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Old 14th October 2010, 01:18 PM   #1
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Default SMPS supply for CD Player or Clock


I have a Monovolt PK 30 smps rated at 5V and 6 amps and I'm wondering if it would be suitable for 5 V rails on my CD player or for powering a clock.

They are around 200 each, are rack mountable and are used in outside broadcast applications.
It's absolutely quiet when powered and is built beautifully.
Ripple figures from the spec sheet suggest < 40 mV pp.
Is this a good figure ?.
Is there a way of removing noise away from audio frequencies of smps ?
CLC' s perhaps ?
Linn are using them in flagship CD players but I assume there's are specifically designed for this purpose.

I've read that smps is a bit of a ' no no ' for some applications and can cause audible and unwanted noise problems.

Anyone have experience of trying this ?

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Old 14th October 2010, 05:19 PM   #2
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A lot of DVD / Blu Ray players are powered by SMPS these days.

And as you say, some CD players too.

It just depends how well filtered the example you have is, as I know that poorly filtered ones can create all sorts of harmonic crud through the various supplies that it feeds.

I would test it under a reasonably heavy load, and see what the ripple looks like (bearing in mind you're looking for ripple each side of ~50khz or so..) - of course that depends at what frequency it's switching at.

Harking back to my TV repair days, I remember all manner of weird faults being caused by SMPS ripple. Same on some VCR players too.
Visit the Vintage Technics Website - recently upgraded! The cd player daclist site has been upgraded too. (being unemployed leaves one with plenty of spare time..!)
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Old 14th October 2010, 09:50 PM   #3
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Tony - thanks for the reply.

I've done some more digging and Mr Nelson Pass himself suggested LC Filtering and keeping the smps away from the equipment - that's easy enough.
He didn't balk at the suggestion at all - I guess he would if he didn't like the idea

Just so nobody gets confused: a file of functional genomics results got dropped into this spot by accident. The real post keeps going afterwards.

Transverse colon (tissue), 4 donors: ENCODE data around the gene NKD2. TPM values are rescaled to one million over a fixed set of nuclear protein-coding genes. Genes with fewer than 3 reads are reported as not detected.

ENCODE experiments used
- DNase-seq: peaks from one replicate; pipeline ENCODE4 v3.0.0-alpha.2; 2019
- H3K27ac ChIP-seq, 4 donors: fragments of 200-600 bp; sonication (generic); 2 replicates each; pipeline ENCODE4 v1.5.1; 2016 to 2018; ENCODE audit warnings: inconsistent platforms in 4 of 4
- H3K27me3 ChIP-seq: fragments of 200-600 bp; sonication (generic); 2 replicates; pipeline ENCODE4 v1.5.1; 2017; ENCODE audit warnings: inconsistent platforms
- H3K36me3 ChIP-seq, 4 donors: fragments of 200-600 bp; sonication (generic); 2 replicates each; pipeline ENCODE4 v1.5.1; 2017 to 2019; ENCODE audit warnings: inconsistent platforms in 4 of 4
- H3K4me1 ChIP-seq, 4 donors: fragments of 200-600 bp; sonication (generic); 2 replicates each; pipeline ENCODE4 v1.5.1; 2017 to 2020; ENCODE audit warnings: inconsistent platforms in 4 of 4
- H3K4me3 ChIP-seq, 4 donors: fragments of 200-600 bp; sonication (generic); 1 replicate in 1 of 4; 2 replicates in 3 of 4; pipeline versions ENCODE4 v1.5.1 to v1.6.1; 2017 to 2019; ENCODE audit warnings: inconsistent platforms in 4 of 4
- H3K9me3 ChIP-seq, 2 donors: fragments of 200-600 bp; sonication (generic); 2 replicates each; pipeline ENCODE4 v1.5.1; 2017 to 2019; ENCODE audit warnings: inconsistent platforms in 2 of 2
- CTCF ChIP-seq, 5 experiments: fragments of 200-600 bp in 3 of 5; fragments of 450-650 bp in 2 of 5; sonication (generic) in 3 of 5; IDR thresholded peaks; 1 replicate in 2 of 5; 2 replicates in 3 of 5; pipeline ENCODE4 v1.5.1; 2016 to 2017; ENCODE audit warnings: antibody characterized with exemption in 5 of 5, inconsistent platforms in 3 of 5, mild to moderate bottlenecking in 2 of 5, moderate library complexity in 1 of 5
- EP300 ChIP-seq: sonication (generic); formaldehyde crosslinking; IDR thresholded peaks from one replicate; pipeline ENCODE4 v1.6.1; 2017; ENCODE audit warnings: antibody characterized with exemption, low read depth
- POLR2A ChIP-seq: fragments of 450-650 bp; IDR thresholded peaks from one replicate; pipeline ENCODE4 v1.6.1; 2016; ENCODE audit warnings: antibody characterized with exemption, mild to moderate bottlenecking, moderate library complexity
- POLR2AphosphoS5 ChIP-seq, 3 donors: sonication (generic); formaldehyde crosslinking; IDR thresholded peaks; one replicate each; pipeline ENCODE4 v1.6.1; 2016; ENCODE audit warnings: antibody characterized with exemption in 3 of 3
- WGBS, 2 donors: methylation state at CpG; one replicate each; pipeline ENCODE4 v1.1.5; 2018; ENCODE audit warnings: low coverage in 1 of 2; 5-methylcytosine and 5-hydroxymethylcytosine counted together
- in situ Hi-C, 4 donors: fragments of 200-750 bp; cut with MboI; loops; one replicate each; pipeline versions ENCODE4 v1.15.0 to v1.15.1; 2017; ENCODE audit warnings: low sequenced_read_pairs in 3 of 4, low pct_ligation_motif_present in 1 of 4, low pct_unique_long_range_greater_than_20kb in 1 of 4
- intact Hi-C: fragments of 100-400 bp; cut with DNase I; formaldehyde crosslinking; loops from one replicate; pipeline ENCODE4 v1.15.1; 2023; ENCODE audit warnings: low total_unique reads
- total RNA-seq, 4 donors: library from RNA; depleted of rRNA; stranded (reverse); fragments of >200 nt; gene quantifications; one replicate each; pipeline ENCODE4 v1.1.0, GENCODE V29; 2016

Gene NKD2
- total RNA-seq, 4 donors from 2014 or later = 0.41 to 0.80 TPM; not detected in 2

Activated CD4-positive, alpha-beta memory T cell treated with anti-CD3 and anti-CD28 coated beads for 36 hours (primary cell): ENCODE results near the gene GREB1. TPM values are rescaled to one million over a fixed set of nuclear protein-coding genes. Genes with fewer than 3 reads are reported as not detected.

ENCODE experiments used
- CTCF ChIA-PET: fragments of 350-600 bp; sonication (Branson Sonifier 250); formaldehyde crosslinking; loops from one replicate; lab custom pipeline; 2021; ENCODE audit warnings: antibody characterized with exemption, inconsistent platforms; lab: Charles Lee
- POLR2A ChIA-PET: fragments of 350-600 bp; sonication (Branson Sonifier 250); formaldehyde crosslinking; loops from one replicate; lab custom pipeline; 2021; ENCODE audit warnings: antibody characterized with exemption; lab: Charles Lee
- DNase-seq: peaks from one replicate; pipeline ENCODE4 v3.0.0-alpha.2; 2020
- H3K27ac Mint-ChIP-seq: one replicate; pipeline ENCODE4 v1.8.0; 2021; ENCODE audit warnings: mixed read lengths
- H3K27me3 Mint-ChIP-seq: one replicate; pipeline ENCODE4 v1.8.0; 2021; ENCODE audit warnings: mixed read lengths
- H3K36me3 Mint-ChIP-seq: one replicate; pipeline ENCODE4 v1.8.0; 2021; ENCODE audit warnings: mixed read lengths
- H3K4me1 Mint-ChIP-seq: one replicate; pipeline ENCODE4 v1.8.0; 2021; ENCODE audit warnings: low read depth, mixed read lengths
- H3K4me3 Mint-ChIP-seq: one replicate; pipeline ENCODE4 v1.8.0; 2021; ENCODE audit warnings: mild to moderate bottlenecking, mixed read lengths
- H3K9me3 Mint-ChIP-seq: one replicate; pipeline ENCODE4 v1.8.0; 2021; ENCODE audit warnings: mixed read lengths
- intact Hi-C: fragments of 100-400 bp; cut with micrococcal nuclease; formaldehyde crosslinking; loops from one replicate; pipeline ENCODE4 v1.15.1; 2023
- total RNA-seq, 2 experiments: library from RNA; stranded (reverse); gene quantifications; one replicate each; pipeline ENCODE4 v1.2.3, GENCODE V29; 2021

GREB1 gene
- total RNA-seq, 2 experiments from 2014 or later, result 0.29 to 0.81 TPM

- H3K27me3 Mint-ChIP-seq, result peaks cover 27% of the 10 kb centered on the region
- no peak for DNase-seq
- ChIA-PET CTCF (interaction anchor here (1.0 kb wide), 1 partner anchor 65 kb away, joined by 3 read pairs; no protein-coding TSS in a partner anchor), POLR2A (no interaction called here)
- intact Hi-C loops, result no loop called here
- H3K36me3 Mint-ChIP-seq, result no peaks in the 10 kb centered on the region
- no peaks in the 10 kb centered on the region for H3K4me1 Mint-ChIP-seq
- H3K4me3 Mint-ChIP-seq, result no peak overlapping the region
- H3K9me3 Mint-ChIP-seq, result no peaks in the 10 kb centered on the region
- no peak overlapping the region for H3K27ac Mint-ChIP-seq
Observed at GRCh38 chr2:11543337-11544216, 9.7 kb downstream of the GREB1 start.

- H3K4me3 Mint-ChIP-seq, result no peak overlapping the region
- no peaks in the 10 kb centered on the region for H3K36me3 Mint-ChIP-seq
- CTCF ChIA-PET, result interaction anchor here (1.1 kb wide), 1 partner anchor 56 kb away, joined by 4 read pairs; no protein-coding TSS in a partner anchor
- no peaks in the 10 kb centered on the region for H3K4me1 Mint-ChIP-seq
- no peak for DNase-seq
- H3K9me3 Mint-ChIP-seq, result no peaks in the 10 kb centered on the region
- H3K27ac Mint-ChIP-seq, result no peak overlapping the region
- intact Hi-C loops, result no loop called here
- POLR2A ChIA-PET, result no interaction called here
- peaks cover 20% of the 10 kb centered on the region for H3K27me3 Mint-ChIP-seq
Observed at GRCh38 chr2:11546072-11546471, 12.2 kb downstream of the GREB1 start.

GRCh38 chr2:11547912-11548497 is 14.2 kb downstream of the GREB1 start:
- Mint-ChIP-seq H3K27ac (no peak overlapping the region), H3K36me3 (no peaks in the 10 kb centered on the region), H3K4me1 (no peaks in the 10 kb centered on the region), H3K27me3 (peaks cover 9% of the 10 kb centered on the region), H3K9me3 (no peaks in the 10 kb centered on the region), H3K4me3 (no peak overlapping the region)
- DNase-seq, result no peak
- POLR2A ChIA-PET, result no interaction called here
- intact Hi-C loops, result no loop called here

Seems, if done correctly and the unit is built properly they can be used.
This unit is far and away better than a PC supply or some of the other smps units I've seen - pic attached.
I hope it works - it'll look great having 5 or six of these side by side powering up my CD player's chips and clock - it could be a dream I'm having here !!

Only way is to give it a go I guess so I'll hook it up to a cheaper victim and not my current pride and joy - to see if it works !!

I'll post what happens if you like

Thanks again

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File Type: jpg Monovolt pic.jpg (9.8 KB, 80 views)
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Old 15th October 2010, 01:58 AM   #4
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In my view, the only excuses for using SMPS are cost-cutting & weight reduction, which is also, of course, cost-cutting on shipping weight.
While I have been able to upgrade some dvd players w/SMPS into very fine sounding cd players, the SMPS is positively a liability, and such players end up sounding good *despite* having a SMPS, by putting a lot of extra work/parts into more filtering of the supply lines than would be needed with a linear supply.
Given how terribly easy it is to build a good linear supply, I am absolutely of the opinion that going that route will be easier, cheaper & far less complicated than using a SMPS and dealing with it's noise, and reliability very likely, issues, even if the SMPS was free. And the results will be undoubtably better with the linear supply.
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Old 15th October 2010, 06:19 PM   #5
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Location: Bath, UK
I agree with pretty much all that. The PSUs you have may be very good in their field, but a poor choice in this category.

<40mV ripple and noise isn't particularly good at all. A cheap 7805, 3-pin reg will very likely perform at least 100x better (0.4mV ripple and 40uV output noise would be reasonable specs for such a part - check datasheets).

In particular, clocks demand the quietest supply you can arrange - esp. at low frequencies.

Yes a bit of LC filtering may help for less-critical circuit elements. But with a 5v SMPS if you need a clean 5v output there's simply no voltage overhead to run sufficient filtering or a linear post-regulator. If you only need 3.3v supplied then no problem at all!

Last edited by martin clark; 15th October 2010 at 06:24 PM.
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